Robb Pitts, Keisha Waites face off to lead Fulton County commission

5:34 p.m Wednesday, Nov. 8, 2017 Local
Branden Camp
Keisha Waites, who is running for the chair of Fulton County, speaks to a group of people during a candidate forum at the Cliftondale Community Club Atlanta. Robb Pitts sits in the front row. BRANDEN CAMP/SPECIAL

Two Democrats vying for the top job in Fulton County’s government will meet in a Dec. 5 runoff.

Robb Pitts, a former member of the Fulton County commission, received 38 percent of the vote in his quest to lead the body as chairman. Keisha Waites, a former state representative, captured 34 percent.

Pitts, who was president of the Atlanta City Council before he was elected to the Board of Commissioners in 2002, said fixing the county’s ongoing issue with property assessments and tax collection is his primary concern. Transportation issues and improvements to the criminal justice system are his other priorities.

Pitts said he wants to expand transitensure transportation projects that were approved by voters last fall are finished and prepare the county for autonomous vehicles.

Pitts praised the city of Atlanta for reducing penalties for possession of a small amount of marijuana, saying the decision could go a long way toward keeping people out of jail. He said he wants to reduce the amount of money Fulton spends on the jail, as well as lower the recidivism rate.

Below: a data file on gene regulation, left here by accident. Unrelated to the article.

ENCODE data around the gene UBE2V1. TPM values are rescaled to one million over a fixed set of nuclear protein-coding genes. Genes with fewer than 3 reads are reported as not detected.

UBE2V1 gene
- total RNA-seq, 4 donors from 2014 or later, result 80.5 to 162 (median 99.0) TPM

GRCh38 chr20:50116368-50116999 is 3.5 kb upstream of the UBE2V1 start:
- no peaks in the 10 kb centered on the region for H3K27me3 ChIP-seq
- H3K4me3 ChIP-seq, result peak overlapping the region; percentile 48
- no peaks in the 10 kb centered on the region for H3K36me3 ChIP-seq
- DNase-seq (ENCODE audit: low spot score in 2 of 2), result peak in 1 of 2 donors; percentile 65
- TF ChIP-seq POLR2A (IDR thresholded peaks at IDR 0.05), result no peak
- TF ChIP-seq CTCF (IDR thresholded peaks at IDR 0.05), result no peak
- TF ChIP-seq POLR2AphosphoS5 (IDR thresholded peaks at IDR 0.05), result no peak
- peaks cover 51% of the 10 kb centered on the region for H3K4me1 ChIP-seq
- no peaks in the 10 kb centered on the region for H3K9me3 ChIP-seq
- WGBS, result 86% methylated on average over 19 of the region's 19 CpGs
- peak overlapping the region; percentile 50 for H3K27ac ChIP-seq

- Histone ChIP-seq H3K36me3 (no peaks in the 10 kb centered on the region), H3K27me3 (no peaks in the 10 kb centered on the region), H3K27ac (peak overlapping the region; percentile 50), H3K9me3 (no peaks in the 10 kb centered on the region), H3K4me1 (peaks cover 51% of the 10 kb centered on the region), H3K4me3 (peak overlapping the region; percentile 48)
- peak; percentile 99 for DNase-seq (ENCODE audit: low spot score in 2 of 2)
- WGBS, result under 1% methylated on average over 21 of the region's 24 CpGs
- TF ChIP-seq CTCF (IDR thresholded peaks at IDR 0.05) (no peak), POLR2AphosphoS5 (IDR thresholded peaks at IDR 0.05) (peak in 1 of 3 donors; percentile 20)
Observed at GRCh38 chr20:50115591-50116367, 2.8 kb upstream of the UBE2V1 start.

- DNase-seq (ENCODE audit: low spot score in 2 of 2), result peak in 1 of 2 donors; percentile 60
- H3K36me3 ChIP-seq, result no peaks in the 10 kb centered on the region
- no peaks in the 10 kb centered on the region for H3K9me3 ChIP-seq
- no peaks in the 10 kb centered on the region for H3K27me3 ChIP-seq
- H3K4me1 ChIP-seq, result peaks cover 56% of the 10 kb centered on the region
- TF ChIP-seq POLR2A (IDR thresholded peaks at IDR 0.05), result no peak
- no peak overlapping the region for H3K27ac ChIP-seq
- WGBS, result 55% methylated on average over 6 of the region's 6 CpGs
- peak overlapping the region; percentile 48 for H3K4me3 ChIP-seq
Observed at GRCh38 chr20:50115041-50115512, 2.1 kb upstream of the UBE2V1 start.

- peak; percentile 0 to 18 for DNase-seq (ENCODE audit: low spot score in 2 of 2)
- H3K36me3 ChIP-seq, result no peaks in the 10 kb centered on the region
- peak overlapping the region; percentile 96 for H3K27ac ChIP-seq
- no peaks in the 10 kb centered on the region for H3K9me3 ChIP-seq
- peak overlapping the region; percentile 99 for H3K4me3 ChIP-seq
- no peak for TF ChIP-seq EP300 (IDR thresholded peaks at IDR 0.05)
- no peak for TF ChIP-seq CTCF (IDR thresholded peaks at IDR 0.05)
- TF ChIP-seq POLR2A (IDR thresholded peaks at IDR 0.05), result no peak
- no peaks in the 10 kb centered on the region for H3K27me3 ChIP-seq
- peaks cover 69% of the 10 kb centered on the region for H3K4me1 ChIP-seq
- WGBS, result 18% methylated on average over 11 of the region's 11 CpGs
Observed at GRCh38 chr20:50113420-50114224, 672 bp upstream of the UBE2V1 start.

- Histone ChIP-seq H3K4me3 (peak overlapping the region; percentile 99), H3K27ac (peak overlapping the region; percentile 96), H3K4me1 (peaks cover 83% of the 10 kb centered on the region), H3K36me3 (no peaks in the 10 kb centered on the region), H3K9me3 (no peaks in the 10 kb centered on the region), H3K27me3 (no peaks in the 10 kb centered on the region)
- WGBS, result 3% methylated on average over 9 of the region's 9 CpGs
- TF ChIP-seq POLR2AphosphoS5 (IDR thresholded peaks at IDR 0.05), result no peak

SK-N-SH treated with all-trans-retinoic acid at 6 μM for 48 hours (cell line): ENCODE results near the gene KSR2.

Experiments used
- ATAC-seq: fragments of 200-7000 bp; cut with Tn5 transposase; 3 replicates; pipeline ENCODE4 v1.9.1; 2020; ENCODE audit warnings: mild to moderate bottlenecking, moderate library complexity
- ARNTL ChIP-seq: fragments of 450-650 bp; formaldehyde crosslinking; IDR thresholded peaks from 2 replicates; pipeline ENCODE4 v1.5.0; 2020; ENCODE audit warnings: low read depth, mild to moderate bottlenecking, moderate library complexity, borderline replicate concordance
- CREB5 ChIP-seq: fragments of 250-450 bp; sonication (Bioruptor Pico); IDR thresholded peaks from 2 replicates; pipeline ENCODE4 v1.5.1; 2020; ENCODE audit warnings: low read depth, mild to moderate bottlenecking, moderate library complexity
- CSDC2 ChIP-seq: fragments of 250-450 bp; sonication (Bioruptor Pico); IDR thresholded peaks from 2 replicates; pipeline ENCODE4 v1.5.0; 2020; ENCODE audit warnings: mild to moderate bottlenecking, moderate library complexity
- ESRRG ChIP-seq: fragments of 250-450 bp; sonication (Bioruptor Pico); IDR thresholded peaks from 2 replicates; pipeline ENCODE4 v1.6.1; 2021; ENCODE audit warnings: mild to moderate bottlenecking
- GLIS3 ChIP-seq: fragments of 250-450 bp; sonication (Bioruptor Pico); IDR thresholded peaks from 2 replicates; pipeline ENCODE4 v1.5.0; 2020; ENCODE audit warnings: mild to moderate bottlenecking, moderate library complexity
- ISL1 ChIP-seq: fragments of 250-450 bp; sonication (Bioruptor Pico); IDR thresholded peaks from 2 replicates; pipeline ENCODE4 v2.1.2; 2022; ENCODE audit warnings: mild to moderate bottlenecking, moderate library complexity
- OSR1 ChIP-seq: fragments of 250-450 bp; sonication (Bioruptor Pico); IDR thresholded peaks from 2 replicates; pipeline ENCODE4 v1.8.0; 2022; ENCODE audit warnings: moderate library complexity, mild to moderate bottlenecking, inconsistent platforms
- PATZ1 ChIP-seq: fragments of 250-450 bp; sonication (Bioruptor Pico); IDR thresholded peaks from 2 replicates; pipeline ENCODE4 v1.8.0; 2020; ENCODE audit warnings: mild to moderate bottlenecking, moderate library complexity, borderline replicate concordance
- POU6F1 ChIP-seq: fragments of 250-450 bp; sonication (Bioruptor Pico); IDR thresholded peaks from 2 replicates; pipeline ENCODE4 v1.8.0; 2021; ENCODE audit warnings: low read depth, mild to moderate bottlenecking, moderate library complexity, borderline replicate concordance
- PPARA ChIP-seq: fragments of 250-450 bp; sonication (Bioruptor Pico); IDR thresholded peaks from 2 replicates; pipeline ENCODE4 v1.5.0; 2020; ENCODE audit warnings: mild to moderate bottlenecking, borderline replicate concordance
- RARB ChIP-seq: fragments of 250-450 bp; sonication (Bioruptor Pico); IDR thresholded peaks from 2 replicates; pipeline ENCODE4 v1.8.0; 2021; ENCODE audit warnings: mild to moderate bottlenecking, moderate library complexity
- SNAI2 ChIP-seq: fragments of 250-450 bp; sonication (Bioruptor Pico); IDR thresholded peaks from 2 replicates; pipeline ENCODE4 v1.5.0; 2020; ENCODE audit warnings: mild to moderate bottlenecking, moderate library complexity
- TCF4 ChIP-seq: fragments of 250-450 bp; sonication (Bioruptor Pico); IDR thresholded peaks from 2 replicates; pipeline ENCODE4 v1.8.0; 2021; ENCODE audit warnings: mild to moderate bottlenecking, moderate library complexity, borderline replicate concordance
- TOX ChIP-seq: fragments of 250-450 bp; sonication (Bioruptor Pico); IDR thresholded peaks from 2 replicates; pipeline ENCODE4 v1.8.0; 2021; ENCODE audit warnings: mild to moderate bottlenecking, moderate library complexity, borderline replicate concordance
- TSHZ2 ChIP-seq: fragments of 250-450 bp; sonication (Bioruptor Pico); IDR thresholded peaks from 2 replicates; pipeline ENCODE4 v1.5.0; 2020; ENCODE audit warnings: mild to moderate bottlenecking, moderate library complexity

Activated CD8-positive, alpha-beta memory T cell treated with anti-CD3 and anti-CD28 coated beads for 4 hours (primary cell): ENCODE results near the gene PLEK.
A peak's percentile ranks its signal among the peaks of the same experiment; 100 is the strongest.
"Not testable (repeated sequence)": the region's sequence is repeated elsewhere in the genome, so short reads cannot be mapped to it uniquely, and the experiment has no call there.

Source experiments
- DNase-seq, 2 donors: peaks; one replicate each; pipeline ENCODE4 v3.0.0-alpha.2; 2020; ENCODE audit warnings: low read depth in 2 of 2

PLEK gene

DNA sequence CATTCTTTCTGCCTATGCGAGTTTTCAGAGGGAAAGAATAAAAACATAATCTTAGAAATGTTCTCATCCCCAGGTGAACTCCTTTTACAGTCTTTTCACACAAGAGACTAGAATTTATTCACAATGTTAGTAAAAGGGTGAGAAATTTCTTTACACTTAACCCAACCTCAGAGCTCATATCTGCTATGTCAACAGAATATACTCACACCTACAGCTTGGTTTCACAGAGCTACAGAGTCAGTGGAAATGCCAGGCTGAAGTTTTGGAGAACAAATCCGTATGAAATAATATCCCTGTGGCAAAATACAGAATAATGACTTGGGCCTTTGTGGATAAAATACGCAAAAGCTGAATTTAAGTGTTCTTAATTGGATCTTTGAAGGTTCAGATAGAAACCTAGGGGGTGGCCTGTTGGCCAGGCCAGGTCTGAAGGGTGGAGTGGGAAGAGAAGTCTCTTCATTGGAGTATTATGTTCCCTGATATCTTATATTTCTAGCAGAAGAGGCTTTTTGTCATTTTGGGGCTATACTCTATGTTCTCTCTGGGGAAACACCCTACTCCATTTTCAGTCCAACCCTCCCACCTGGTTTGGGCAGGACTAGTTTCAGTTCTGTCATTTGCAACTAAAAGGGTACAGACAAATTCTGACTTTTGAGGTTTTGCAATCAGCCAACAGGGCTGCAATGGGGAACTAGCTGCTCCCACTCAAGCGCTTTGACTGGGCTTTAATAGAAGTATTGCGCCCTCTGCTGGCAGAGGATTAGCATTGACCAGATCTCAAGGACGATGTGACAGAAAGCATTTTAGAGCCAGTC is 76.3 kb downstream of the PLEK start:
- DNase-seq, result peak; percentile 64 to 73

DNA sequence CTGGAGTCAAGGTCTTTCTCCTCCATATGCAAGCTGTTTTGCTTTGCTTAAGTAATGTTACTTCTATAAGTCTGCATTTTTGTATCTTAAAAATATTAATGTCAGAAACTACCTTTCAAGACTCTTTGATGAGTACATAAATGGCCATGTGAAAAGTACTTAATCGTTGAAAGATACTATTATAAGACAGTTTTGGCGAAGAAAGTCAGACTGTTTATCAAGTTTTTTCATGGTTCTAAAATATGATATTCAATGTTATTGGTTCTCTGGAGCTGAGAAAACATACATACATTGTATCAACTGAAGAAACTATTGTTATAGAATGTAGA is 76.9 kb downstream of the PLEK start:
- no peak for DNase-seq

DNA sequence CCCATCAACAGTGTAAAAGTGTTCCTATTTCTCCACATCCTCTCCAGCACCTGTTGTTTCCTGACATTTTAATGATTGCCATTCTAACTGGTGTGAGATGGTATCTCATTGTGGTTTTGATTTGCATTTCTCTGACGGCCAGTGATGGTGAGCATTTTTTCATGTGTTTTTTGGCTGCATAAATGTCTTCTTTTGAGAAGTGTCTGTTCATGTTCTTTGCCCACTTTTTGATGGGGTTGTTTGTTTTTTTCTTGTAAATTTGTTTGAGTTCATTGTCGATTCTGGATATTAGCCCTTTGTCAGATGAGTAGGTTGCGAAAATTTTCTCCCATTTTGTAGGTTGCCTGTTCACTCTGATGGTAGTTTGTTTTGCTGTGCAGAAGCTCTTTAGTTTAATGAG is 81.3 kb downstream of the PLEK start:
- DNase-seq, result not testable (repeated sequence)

He also said he wants Fulton County to be a “huge player” in the state, and he expects to increase Fulton County’s visibility in Georgia.

“Fulton County is a big deal,” he said. “It has not gotten the recognition it needs and deserves. It needs to be more of a player.”

Waites, who works as a contractor for the Federal Emergency Management Agency, did not respond to multiple request for comment via email, phone and text. But she has said previously that her own issues with property tax liens make her better able to understand the issues county residents are facing as property values rise.

She’s also said she’s used to working with people who might hold different opinions. She’s touted legislation she wrote to provide tuition assistance to the children of officers killed in the line of duty, to make HIV tests routine, and to make the Capitol more accessible to people with disabilities.

Waites also said she thinks the county should expand mass transit, and said there are some services, like senior centers or libraries, that cities may be able to run better than counties. Waites said she sees the opportunity to accomplish more at the county level than she did while working in state government.

“We have operated in silos,” she said. “I offer a fresh perspective.”

Finishing third in Tuesday’s race was Republican candidate Gabriel Sterling, a Sandy Springs councilman.

In addition to the chair’s race, there is a runoff in the District 4 commission race. Kathryn Flowers, a Realtor who said she entered the race because she “wanted to be a person who offered solutions to the residents of Fulton County,” will face off against Natalie Hall, the chief of staff of deceased commissioner Joan Garner and the wife of Atlanta City Councilman Kwanza Hall. She said she wants to continue Garner’s work.

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